Our mission as Catholics is to save souls by bringing them to Christ and his Church. That’s evangelization, but that word evokes images of foreign missionaries or retreat leaders.
In truth, each of us is called to be an evangelist. We can’t all be traveling orators, though, so how do we evangelize in daily life? Fortunately, one of the best ways to attract people to our faith is through good works.
My favorite passage in the Bible is from James 2:14-18:
“My brothers, what good is it to profess faith without practicing it? Such faith has no power to save one, has it? If a brother or sister has nothing to wear and no food for the day, and you say to them “Good-bye and good luck! Keep warm and well fed,” but you do not meet their bodily needs, what good is that?
“So it is with the faith that does nothing in practice. It is thoroughly lifeless. To such a person one might say, ‘You have faith and I have works—is that it?’ Show me your faith without works, and I will show you the faith that underlies my works!”
Setting an Example
St. Teresa of Calcutta certainly lived her faith according to the advice of St. James. When she approached the sick and dying in the streets, she did not just preach to them, or preach to them first and then aid them, she immediately gave them what they needed physically, which in itself helps to restore the soul.
St. Teresa knew that we lead by example — she never asked her sisters, the Missionaries of Charity, to do anything she had not done — and that we draw others to the Church by example.
A sharing of the faith can occur wordlessly in unison with loving care whether at a soup kitchen, a school, a hospital or wherever Catholic religious and laity perform good works in the name of the Church.
Tertullian wrote in his defense of Christians (Apologeticus, 197 AD), “See how these Christians love one another. See how they are ready to die for each other.” He had observed the examples of their faith in action and understood that they were part of being Christian.
What Those Catholics Do
The Catholic Church is the largest charitable organization in the world for a reason. Christ commanded us to love God and to love one another, so we show our love for God by loving one another.
Nonetheless, do we get so wrapped up in the ways to show love that we forget to share the reason that we love? Are there Catholic charities that appear to people to be no different from other social programs because they are provided in as secular a manner as those other programs?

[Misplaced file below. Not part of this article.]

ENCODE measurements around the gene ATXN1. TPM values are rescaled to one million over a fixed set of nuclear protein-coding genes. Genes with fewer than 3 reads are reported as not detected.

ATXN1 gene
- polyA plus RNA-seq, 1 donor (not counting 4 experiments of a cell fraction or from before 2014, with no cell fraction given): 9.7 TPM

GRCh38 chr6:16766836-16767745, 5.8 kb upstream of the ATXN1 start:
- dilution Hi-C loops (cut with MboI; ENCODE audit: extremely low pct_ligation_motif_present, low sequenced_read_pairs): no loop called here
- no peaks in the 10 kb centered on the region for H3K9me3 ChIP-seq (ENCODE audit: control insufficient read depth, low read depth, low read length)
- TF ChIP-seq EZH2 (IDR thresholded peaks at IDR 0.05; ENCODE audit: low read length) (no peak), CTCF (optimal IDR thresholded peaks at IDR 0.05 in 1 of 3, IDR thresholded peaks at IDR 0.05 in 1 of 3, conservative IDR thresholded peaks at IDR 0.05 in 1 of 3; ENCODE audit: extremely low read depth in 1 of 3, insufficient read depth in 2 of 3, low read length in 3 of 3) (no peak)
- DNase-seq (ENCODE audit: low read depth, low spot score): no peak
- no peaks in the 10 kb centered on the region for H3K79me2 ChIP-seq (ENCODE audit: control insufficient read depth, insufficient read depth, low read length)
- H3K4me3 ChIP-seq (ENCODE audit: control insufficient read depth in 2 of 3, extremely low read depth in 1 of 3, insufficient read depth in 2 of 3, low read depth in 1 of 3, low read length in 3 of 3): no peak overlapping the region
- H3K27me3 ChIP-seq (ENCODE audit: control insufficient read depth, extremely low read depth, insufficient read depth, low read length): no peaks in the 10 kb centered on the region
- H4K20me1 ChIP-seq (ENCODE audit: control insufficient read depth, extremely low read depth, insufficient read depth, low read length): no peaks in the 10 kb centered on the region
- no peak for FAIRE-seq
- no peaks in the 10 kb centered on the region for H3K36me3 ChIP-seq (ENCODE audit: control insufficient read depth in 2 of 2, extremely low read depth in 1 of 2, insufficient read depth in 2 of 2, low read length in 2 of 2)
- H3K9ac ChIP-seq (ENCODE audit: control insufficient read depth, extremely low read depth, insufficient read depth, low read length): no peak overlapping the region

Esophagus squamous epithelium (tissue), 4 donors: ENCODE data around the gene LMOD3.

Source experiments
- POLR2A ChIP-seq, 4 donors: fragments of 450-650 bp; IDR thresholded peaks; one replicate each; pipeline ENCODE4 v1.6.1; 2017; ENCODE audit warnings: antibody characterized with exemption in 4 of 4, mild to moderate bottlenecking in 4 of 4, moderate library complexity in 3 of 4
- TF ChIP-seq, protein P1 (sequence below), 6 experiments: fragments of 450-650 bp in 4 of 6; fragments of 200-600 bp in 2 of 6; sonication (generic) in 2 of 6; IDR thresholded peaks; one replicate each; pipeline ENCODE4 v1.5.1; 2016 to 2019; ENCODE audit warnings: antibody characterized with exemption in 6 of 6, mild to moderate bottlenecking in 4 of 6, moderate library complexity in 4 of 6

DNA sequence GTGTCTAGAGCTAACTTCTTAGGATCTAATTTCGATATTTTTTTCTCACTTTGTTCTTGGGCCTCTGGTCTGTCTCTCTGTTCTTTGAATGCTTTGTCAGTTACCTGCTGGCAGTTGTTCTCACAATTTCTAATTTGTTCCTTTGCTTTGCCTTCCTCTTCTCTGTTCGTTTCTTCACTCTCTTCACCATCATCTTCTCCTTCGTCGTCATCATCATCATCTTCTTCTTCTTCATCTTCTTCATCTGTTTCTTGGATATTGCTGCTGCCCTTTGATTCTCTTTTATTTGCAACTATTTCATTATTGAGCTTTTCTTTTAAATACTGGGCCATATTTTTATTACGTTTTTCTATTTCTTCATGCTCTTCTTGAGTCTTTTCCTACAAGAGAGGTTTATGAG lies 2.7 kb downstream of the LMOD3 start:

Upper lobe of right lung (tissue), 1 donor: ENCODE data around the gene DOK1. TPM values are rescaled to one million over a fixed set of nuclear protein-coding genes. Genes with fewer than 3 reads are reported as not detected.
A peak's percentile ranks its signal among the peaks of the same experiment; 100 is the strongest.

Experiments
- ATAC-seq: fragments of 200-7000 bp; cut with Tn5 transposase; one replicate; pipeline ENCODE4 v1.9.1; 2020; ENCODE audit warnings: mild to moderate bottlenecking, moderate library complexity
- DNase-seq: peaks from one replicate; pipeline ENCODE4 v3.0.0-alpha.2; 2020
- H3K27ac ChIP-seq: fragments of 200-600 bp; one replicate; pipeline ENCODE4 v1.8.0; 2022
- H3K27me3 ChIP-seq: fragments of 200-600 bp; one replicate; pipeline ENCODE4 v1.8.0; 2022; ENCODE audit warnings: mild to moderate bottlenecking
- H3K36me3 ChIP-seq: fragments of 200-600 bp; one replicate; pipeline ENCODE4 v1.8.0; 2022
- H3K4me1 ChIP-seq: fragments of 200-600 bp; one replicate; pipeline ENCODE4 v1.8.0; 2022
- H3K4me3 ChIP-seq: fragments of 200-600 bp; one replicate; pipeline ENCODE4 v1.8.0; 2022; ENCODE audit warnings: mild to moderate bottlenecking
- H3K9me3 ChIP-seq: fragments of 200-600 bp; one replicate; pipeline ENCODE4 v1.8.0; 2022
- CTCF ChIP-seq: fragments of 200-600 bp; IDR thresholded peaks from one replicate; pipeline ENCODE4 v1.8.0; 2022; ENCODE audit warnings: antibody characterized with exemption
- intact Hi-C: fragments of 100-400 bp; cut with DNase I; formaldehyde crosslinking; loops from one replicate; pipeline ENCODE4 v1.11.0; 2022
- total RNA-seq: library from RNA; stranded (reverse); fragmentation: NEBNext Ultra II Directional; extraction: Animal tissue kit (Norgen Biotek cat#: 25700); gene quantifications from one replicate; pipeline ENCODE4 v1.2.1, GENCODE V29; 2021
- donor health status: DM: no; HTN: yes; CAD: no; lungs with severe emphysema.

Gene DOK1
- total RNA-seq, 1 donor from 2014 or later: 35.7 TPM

In a recent blog, I discussed the problem of secularization within the Church —https://www.patheos.com/blogs/musingsfromthepew/2021/09/blogs-musingsfromthepew-p280/ — making the point that we, as Catholics, can provide social programs, but we cannot be a social program pretending to be a religion.
While our charities can be a way to introduce others to Catholicism, we should not be doing good works just to sell Catholicism. We are not Pharisees praying and giving alms to look holy and be praised for our piety. We are doing good works because, as Catholics, we love our neighbors as God commanded us to do.
What Faith Can Do
In the process, we are setting a good example of what faith can do. Like the early Christians, others should be able to look at us and say, “See how these Catholics love one another and all others as well.
Such an observation will likely lead to questions and a conversation about Catholicism. How many times have you heard converts say that they were drawn to the Church simply by noticing that their Catholic friends seemed to have something that was lacking in their own lives?
The expression “practicing Catholic” should not mean only that one is in regular attendance at Mass and receiving the sacraments. A “practicing Catholic” should also mean practicing the faith in word and deed, that is, sharing the faith proudly and doing good deeds.
For as St. James said, faith and good works go hand in hand. Like love and marriage or the horse and carriage of song, faith and good works go together. Faith is empty without good works; good works are meaningless without faith. You can’t have one without the other.